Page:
International Day for the Elimination of Violence against Women
Despite the adoption by the UN General Assembly of the Convention on the Prohibition of All Aspects of Discrimination against Women (CEDAW) in 1979, violence against women and girls remains an omnipotent and omniscient concern in many countries.
To that end, resolution 48/104 was issued by the General Assembly, establishing the framework for the transition to a world free of gender-based violence.
An initiative introduced in 2008 and known as the UNiTE to End Violence against Women took another bold step in the right direction.
On a global scale, there is still a long way to go. Only two out of three countries have abolished domestic violence to date, while 37 countries around the world also exclude perpetrators of rape from prosecution if they are married to the victim or ultimately marry the victim, and 49 countries do not currently have legislation shielding women from domestic violence.
The Spotlight Campaign was initiated in 2017 by the European Union (EU) and the UN to eradicate all forms of violence against women.
Violence against women and girls (VAWG) is one of the most pervasive, persistent, and crippling violations of human rights in our world today, due to the impunity, secrecy, stigma, and shame that surrounds it. It expresses itself in physical, sexual, and psychological ways in general, including:
Sexual violence and harassment (rape, coerced sexual acts, unwelcome sexual advances, sexual violence, and harassment);
In their lives, 1 in 3 women and girls suffer physical or sexual assault, most commonly by an intimate partner.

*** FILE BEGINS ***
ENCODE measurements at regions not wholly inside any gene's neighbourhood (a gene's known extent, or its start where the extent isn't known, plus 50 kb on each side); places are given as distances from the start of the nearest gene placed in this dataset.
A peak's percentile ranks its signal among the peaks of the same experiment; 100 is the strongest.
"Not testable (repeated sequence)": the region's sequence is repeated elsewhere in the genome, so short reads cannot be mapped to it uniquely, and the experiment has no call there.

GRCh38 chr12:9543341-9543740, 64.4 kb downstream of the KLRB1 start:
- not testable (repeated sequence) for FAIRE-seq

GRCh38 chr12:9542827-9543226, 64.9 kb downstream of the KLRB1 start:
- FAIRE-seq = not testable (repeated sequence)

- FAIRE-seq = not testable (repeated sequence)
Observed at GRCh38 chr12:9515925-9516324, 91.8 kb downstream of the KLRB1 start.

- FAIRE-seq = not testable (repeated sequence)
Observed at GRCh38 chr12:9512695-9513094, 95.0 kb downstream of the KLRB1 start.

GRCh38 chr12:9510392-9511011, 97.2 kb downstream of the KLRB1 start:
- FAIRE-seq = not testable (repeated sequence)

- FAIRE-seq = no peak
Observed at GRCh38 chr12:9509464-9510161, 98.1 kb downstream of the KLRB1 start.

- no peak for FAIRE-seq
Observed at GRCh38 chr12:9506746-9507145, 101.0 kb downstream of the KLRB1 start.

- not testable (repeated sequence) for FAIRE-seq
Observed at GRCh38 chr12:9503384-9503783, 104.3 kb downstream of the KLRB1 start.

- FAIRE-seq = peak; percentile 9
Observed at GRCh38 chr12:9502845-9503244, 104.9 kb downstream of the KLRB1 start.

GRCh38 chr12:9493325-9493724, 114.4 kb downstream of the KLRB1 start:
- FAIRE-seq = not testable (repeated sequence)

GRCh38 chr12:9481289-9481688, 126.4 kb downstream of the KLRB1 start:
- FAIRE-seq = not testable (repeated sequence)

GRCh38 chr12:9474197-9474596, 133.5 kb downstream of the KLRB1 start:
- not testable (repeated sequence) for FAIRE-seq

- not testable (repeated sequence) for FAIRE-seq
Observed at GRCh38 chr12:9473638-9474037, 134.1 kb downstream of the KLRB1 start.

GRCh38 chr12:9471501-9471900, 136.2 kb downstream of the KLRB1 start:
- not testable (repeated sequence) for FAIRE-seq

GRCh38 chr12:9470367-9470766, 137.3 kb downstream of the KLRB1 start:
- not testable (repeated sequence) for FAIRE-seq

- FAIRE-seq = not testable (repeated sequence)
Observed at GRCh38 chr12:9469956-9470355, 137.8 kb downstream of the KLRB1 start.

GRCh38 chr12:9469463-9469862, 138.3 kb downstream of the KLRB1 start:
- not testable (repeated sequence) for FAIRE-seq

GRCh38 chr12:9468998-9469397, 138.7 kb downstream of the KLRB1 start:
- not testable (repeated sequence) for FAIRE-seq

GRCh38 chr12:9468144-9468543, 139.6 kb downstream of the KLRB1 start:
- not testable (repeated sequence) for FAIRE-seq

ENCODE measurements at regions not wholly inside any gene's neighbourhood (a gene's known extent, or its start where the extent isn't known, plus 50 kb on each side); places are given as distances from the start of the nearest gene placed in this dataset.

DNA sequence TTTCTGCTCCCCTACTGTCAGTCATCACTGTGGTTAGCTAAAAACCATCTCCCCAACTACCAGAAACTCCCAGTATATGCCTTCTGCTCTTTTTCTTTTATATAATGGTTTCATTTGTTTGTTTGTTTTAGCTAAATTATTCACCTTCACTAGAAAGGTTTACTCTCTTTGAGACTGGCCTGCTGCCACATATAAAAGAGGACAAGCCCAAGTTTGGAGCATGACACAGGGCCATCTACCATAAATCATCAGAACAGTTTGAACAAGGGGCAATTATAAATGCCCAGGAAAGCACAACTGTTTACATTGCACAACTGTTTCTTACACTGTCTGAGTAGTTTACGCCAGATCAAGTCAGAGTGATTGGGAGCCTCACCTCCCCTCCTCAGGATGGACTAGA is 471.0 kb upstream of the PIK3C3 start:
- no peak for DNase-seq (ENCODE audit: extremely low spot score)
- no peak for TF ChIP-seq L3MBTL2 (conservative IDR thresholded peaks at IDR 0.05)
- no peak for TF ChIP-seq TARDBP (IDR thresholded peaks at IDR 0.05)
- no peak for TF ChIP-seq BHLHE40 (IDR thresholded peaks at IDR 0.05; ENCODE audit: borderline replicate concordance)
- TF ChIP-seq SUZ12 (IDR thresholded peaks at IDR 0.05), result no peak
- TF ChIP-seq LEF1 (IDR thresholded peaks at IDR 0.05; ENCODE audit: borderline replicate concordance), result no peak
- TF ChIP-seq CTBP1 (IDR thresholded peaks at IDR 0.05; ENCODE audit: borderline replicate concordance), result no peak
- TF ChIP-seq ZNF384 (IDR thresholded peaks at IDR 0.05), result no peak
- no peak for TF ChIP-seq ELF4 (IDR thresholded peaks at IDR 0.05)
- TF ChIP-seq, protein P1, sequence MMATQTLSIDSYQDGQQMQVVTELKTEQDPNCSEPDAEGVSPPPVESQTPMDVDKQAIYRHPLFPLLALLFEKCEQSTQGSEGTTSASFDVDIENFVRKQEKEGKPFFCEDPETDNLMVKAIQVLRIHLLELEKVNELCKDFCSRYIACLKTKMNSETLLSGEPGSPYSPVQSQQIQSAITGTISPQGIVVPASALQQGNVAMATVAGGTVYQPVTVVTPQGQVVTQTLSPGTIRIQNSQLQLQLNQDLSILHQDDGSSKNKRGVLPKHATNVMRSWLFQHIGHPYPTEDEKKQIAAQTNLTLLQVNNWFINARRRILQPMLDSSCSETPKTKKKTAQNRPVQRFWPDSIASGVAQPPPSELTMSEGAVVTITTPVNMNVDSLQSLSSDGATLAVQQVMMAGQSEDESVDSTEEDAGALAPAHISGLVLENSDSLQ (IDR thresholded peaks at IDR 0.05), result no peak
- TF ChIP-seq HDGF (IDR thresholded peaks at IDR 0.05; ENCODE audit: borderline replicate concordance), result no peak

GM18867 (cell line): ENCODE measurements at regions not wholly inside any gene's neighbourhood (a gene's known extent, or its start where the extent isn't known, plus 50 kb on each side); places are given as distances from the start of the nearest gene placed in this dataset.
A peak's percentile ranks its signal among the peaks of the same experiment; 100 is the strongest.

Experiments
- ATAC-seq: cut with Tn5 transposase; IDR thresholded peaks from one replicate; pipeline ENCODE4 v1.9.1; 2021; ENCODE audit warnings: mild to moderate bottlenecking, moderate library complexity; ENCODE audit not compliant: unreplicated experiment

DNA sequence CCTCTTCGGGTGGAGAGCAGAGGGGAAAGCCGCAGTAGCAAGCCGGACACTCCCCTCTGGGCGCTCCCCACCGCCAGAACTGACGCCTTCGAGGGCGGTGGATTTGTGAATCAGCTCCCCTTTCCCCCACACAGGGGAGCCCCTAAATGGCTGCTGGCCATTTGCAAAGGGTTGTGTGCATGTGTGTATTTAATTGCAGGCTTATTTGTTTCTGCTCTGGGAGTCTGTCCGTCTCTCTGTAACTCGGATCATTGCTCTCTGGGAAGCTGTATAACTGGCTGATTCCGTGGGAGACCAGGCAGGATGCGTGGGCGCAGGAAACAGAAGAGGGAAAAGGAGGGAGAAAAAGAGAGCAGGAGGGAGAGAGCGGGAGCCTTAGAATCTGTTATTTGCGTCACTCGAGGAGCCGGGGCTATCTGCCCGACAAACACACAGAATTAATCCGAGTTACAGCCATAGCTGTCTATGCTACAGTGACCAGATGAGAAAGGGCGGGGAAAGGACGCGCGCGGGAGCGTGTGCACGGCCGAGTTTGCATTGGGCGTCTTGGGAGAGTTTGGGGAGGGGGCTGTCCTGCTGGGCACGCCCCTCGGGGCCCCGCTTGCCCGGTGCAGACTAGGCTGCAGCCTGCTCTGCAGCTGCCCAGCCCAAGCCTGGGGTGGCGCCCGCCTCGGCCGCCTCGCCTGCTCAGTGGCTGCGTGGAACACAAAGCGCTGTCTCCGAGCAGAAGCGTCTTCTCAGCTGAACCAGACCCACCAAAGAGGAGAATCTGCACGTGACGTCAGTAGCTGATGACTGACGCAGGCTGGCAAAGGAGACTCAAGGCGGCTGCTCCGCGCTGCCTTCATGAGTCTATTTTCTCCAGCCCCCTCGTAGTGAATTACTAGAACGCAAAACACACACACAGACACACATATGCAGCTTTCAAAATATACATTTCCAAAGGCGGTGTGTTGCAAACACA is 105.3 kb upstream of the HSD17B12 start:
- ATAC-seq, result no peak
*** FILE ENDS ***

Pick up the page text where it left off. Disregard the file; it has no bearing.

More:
Just 52% of married or unionised women openly make their own choices on sexual activity, abortion, and health care.
Before their 18th birthday, almost 750 million women and girls alive today were married worldwide, while 200 million women and girls were subjected to female genital mutilation (FGM)
Although gender-based violence can happen to anyone, some women and girls, such as young girls and older women, women identifying as gay, bisexual, transgender or intersex, migrants and refugees, indigenous women and ethnic minorities, or women and girls living with HIV and disabilities, and those living in humanitarian crises, are especially vulnerable everywhere.
The adverse effects of VAWG on psychological, sexual, and reproductive health impact women at all stages of their lives. Early education drawbacks, for instance, are not only the main barrier to universal education and girls’ right to education; they are also responsible for limiting access to higher education and also translating into restricted opportunities for women in the labor market.
Violence against women is a cause of death and incapacity as extreme as cancer among women of reproductive age, and a greater cause of ill health than road deaths and malaria combined.
Takshila supports the initiative by respecting women and raising their voices for women’s rights on this day. We all pledge to stand for this always and value the position of women in society, at the workplace, and also at the home front. Takshila Learning is an equal opportunity provider for the benefit of everyone and each one.
Let’s all vow to be together for this and respect the female fraternity
Must read: Women empowerment
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Tag – 25 November / elimination of Violence against Women